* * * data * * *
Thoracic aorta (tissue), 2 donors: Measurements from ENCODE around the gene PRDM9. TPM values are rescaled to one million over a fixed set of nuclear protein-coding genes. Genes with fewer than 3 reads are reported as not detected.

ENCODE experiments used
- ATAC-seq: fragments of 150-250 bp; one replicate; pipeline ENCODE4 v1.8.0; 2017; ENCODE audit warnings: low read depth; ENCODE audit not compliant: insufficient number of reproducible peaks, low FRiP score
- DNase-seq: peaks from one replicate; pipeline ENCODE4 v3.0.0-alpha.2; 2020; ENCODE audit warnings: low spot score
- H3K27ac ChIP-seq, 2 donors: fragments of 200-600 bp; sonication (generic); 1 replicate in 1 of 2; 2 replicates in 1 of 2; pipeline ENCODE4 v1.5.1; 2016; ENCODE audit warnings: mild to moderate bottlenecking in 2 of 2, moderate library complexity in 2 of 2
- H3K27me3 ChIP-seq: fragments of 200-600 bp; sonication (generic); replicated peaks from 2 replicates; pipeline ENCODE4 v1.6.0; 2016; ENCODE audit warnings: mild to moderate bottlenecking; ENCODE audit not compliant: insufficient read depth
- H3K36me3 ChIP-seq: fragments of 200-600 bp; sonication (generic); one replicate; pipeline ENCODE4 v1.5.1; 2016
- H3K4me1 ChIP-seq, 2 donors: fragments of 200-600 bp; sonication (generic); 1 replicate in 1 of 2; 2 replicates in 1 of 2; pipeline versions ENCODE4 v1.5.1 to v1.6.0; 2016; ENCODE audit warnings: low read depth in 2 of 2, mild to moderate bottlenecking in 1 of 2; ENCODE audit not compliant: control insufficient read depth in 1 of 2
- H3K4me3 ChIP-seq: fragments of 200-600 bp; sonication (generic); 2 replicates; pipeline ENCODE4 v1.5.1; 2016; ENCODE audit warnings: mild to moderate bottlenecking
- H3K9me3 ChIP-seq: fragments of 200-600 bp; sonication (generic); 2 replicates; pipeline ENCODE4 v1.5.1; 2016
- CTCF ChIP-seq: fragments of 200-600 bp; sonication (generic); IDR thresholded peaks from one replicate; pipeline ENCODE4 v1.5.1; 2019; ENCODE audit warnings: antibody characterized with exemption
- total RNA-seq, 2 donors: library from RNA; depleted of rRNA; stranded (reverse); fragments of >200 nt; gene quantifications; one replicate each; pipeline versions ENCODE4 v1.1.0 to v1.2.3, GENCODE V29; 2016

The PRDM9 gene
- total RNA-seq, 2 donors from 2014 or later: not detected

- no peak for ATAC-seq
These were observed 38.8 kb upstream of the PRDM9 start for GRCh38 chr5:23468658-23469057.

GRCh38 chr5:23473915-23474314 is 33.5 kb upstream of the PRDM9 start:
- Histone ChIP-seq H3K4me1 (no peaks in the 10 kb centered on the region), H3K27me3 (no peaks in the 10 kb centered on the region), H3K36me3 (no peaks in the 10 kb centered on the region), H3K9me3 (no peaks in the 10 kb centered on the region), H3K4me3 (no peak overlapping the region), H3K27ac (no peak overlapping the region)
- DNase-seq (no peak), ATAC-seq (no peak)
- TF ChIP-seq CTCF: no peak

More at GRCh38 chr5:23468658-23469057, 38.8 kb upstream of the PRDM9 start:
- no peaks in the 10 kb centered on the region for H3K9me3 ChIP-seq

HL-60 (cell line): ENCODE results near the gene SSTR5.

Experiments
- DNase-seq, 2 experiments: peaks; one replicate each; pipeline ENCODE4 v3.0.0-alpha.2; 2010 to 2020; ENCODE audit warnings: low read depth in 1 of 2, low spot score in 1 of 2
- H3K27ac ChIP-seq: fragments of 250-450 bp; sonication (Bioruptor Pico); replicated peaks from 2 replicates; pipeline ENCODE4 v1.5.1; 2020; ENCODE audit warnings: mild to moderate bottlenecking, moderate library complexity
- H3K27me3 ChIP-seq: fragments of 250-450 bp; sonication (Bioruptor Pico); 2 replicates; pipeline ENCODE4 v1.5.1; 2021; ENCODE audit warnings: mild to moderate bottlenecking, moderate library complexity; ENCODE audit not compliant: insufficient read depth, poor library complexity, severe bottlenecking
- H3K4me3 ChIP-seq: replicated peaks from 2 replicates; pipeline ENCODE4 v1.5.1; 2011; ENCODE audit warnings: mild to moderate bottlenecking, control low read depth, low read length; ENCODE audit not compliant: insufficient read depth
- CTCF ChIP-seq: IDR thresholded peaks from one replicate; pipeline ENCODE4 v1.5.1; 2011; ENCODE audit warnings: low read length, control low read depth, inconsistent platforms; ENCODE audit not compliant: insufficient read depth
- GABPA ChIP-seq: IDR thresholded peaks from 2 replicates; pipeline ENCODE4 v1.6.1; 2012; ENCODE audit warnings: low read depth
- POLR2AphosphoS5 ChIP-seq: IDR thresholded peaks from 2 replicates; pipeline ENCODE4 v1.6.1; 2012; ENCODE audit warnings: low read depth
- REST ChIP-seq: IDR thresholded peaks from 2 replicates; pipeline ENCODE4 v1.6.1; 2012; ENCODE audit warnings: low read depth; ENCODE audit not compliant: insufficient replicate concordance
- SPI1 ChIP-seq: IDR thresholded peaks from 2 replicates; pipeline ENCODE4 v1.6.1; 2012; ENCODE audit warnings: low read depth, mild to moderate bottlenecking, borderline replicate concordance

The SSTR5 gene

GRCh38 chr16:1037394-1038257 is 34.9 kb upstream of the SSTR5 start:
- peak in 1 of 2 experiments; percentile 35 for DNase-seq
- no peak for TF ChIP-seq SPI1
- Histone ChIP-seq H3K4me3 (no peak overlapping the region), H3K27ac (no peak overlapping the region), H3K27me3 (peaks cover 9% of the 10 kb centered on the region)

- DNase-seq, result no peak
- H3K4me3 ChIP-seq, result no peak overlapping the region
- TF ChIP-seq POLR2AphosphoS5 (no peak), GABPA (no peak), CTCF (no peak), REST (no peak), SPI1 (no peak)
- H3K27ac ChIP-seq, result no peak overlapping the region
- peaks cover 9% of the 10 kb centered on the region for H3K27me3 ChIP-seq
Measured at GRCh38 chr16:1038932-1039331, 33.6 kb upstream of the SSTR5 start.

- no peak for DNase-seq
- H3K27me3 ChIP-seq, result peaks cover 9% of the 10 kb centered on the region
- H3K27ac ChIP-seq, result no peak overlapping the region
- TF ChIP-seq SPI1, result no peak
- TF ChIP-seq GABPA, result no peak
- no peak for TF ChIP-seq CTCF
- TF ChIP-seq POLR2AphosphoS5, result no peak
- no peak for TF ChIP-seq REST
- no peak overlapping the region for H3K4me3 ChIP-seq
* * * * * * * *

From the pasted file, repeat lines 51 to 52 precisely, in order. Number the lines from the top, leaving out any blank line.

- TF ChIP-seq POLR2AphosphoS5, result no peak
- no peak for TF ChIP-seq REST